Vista Outdoors Moves To 'Stabilize' Company

Vista Outdoors is in trouble, and they know it. The parent company of Federal Premium Ammunition and several other companies know things aren’t good, so it’s time to shake things up a bit and make them better after earnings were slowed for the second quarter this year. That shake-up includes staffing, inventory, and products being offered, reportedly.


Chief Executive Officer Chris Metz, former president of Arctic Cat — a Minnesota-based snowmobile and all-terrain vehicle manufacturer — took the helm at Vista Oct. 10. He said Thursday the company needed to make changes to weather persisting post-election market conditions, starting with the elimination of Shooting Sports Segment President Bob Keller, “to allow our business leaders to drive changes faster and have clear line of sight to the goals at hand.”

Vista owns more than three dozen companies in firearms, ammunition and shooting accessories, including Savage Arms, Stevens, Federal Premium, Speer and American Eagle. It also holds brands in the outdoor lifestyle market.

Vista’s President of Firearms Al Kasper and President of Ammunition Jason Vanderbrink will lead the company’s shooting sports segment in Keller’s absence, Metz said.

“I am excited to combine my passion for these brands and this industry with my professional experience and deep background in consumer products,” Metz said in Vista’s regulatory filing published Thursday. “While I’ve only been here a short time, I realize we have much to do: we must make significant changes, act decisively, and move quickly to reposition and stabilize the company. We will take an aggressive position on profit improvement through both margin expansion and cost reductions across all areas of the core business.”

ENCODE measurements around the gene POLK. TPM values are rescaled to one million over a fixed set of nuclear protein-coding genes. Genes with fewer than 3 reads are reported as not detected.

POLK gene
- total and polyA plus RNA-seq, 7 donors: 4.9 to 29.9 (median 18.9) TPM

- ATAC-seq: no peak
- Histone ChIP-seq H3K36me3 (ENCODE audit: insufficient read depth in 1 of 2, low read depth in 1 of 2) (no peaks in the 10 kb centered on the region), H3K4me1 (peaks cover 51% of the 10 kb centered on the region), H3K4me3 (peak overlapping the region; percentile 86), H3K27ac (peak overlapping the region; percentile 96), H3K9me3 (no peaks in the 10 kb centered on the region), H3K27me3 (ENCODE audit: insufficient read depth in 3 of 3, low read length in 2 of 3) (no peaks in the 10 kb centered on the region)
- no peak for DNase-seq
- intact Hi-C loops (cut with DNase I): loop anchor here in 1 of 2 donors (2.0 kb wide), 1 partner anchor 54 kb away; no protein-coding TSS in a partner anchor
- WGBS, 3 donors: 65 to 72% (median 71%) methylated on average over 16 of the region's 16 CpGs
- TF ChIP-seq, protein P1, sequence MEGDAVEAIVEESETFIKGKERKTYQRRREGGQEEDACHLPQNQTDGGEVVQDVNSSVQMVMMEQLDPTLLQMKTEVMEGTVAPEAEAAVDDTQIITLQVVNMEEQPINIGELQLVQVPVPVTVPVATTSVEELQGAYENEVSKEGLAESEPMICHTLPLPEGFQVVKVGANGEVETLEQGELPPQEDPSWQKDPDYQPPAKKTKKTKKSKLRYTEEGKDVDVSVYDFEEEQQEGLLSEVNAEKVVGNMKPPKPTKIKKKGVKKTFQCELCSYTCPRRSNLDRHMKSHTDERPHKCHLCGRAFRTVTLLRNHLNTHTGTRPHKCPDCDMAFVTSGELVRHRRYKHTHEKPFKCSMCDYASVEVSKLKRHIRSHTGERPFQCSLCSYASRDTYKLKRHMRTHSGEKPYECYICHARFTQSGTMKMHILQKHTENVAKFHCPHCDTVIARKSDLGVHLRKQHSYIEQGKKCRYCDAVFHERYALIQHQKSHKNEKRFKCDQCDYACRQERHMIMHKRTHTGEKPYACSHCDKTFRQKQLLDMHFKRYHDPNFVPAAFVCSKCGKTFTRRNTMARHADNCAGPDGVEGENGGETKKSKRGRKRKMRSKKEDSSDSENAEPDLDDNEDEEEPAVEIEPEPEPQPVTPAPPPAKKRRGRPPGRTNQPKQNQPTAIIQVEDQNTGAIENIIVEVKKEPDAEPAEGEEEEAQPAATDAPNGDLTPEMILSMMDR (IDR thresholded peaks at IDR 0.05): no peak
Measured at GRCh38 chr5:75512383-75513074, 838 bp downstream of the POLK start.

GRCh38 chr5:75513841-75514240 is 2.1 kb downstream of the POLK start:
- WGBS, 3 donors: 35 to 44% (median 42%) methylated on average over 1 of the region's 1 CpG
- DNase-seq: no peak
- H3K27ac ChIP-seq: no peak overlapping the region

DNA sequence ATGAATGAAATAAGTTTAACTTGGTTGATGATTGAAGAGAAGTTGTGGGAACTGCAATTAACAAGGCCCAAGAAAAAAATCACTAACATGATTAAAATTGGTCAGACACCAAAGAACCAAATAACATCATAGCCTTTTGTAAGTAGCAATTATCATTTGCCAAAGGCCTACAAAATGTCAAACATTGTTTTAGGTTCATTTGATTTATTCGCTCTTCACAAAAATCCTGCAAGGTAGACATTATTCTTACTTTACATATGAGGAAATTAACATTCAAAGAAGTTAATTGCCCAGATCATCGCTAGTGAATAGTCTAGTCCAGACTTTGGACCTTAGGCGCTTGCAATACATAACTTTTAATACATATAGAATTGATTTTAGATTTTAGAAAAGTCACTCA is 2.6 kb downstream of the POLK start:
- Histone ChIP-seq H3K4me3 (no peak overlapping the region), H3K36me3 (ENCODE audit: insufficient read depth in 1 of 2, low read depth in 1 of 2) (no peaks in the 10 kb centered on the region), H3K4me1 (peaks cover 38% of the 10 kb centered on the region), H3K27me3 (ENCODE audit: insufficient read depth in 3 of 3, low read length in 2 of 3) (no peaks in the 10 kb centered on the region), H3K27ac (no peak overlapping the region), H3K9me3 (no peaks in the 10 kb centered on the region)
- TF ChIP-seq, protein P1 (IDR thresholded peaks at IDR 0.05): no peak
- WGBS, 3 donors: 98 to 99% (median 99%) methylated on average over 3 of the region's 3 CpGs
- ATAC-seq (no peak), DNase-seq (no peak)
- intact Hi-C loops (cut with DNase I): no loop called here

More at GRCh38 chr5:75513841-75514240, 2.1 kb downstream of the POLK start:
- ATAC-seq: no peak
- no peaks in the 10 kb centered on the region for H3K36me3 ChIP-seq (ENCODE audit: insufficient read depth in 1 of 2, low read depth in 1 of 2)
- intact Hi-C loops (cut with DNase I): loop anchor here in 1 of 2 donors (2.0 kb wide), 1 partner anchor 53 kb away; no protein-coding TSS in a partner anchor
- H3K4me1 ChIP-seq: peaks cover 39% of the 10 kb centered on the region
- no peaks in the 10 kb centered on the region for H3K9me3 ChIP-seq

The reduction includes divesting three brands in the company’s sports protection business: Bollé, Serengeti and Cébé.

“These brands were acquired as part of the Bushnell transaction in 2013 and focus primarily on fashion, prescription and safety eyewear, which are areas that we have determined are not core to our business,” Metz said. “The sale of these brands is expected to take place over the next few quarters.”


Whether that’s smart or not depends on your perspective.

If these companies are doing well financially, it might not be the best idea out there to offer them up for sale. However, if they’re drawing attention and resources from Vista that could be going toward businesses that are considered more part of their core brands, then it does.

What’s important though is that it’s clear Vista is concerned and working to resolve the problem. Sale of these eyewear brands should infuse the company with some much-needed cash that will let them take a step back and figure out what the next step needs to be.

This is, ultimately, good for the gun community for the simple reason that it makes sure a company that provides us the kind of products we love. More companies mean more competition, which means better prices and better products, and that means a win for all of us.

Yet that only happens if these brands continue to be part of a viable company going forward.

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